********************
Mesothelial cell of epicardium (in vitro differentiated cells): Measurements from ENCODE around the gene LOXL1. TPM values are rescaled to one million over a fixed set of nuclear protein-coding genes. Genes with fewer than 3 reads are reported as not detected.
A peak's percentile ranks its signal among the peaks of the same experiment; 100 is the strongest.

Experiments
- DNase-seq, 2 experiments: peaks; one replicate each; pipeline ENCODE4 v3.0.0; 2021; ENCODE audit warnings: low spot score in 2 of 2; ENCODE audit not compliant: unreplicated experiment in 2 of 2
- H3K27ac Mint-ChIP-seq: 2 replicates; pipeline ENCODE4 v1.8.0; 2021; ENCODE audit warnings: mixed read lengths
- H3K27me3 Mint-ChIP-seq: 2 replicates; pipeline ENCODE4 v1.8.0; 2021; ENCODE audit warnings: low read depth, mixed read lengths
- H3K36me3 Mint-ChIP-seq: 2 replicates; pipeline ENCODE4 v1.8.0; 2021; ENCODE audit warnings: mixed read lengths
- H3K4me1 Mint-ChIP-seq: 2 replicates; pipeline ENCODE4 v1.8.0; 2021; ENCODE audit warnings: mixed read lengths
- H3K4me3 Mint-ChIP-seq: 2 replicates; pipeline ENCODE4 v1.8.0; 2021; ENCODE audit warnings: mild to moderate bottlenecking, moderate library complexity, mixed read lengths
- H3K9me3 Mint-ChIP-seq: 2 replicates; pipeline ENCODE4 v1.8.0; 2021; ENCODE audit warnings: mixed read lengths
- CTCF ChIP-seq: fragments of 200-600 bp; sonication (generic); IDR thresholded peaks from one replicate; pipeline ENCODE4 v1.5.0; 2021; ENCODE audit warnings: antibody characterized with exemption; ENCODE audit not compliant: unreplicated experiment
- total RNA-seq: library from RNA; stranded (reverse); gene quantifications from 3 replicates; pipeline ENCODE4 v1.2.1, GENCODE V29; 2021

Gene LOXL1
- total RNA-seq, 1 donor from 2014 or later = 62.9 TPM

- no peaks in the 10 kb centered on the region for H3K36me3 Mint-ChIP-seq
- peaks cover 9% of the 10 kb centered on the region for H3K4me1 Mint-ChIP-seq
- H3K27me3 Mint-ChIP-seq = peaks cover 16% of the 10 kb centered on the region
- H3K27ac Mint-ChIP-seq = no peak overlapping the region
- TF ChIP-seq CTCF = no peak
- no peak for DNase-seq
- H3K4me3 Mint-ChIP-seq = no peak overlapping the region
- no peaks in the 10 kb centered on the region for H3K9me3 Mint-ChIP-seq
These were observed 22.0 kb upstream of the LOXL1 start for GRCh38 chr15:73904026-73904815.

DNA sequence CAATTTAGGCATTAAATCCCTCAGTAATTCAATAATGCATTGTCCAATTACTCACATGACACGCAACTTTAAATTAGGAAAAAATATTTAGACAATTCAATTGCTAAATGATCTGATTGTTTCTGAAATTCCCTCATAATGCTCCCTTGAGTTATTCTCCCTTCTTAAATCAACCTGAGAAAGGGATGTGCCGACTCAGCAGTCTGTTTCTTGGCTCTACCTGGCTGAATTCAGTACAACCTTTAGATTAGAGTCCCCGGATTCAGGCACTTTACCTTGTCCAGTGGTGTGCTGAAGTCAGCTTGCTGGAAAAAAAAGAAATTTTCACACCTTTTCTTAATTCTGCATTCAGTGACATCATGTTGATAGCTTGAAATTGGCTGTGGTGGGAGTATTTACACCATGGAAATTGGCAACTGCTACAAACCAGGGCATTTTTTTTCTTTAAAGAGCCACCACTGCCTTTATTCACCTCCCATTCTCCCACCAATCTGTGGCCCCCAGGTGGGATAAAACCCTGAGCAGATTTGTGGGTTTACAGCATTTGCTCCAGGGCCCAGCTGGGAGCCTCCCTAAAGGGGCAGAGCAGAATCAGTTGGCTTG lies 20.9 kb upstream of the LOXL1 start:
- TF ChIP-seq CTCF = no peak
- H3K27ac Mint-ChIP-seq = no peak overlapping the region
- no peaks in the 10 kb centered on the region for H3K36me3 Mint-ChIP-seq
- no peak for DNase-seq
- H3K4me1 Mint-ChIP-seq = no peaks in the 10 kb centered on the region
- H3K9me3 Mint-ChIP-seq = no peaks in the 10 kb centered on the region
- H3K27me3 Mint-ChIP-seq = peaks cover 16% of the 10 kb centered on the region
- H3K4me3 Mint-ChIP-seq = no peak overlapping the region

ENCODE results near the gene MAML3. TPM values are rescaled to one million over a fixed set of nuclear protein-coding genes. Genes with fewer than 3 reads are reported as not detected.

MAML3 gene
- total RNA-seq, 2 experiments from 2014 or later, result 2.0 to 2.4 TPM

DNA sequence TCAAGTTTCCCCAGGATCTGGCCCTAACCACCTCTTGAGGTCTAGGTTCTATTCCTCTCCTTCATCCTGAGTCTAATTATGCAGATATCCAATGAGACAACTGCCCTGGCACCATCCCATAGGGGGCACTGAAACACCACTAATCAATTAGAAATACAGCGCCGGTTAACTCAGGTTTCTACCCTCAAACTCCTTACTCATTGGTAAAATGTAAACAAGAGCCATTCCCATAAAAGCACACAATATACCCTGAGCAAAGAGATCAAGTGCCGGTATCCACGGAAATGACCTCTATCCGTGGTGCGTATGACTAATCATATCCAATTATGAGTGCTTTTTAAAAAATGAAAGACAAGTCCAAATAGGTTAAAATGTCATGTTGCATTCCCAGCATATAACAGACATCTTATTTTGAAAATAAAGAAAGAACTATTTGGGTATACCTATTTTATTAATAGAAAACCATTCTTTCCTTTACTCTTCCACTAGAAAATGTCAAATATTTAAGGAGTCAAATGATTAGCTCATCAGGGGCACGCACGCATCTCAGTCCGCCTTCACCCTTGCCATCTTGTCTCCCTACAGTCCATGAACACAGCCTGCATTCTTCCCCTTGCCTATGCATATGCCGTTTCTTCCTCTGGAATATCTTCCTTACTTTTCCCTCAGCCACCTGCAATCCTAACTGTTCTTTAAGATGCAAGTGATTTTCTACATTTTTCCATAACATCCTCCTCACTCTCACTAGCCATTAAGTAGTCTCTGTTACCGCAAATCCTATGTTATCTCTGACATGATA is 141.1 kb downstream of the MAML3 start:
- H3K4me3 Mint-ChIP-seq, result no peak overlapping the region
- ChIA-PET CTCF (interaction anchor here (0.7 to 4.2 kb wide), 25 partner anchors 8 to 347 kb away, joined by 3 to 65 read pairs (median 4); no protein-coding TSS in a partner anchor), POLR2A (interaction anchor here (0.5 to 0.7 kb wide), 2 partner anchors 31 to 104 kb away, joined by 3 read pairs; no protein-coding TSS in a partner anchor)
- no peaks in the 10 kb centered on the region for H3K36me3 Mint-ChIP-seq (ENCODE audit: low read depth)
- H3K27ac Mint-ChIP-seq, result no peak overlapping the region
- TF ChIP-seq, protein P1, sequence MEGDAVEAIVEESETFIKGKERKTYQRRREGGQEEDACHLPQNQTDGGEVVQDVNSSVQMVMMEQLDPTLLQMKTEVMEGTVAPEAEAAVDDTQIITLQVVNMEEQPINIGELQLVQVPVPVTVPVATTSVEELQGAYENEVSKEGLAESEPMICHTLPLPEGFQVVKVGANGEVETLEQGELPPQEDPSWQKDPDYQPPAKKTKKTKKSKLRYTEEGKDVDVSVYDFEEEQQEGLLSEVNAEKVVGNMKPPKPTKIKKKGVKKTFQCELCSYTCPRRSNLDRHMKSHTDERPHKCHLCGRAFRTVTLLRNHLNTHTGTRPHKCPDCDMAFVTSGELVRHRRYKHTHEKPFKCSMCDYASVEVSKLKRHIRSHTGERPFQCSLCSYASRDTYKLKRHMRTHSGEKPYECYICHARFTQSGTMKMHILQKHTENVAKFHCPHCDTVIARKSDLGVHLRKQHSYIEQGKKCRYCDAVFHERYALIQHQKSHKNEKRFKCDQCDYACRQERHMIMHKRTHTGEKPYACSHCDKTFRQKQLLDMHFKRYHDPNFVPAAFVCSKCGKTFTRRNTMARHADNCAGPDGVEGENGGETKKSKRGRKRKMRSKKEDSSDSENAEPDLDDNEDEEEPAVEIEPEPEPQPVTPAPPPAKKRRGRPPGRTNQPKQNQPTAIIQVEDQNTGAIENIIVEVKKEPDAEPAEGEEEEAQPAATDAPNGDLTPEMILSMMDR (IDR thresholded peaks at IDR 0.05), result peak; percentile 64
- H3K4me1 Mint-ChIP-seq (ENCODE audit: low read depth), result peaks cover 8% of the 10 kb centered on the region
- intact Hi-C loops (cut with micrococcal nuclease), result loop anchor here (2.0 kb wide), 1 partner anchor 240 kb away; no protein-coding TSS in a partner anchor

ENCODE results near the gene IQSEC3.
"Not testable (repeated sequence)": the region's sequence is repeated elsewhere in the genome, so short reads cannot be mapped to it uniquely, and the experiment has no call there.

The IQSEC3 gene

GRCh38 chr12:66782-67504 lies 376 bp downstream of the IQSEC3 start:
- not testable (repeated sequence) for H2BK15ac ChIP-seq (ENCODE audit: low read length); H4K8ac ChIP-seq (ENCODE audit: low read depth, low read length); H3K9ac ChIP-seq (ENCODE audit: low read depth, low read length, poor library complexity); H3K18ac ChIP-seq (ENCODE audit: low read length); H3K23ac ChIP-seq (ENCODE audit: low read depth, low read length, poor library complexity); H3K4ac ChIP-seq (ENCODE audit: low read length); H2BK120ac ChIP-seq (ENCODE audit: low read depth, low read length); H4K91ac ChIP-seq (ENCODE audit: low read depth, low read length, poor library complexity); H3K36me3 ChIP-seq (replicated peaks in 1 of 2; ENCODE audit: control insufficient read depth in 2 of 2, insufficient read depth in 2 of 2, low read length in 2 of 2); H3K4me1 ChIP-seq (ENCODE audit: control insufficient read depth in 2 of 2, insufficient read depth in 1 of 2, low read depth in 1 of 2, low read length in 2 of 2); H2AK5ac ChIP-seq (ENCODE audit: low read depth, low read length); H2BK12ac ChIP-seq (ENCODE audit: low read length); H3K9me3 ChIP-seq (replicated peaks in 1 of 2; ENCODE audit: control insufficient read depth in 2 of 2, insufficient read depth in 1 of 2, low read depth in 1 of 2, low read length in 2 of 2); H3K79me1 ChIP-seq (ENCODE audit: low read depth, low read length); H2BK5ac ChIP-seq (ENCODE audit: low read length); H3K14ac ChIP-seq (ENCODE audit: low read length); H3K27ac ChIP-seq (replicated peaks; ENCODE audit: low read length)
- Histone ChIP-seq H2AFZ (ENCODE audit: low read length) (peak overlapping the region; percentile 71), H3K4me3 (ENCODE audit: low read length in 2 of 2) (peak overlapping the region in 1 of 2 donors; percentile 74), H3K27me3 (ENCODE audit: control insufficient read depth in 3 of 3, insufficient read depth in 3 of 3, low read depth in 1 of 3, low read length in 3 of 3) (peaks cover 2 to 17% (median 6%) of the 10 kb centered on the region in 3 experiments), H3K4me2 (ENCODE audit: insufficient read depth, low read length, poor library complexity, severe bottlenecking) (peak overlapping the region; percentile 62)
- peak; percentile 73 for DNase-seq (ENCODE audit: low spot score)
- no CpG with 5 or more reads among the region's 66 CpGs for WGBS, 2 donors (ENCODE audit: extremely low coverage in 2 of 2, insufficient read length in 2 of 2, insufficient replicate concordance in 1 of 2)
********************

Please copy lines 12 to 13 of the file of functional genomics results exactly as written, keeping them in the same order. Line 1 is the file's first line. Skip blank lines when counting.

- total RNA-seq: library from RNA; stranded (reverse); gene quantifications from 3 replicates; pipeline ENCODE4 v1.2.1, GENCODE V29; 2021

Gene LOXL1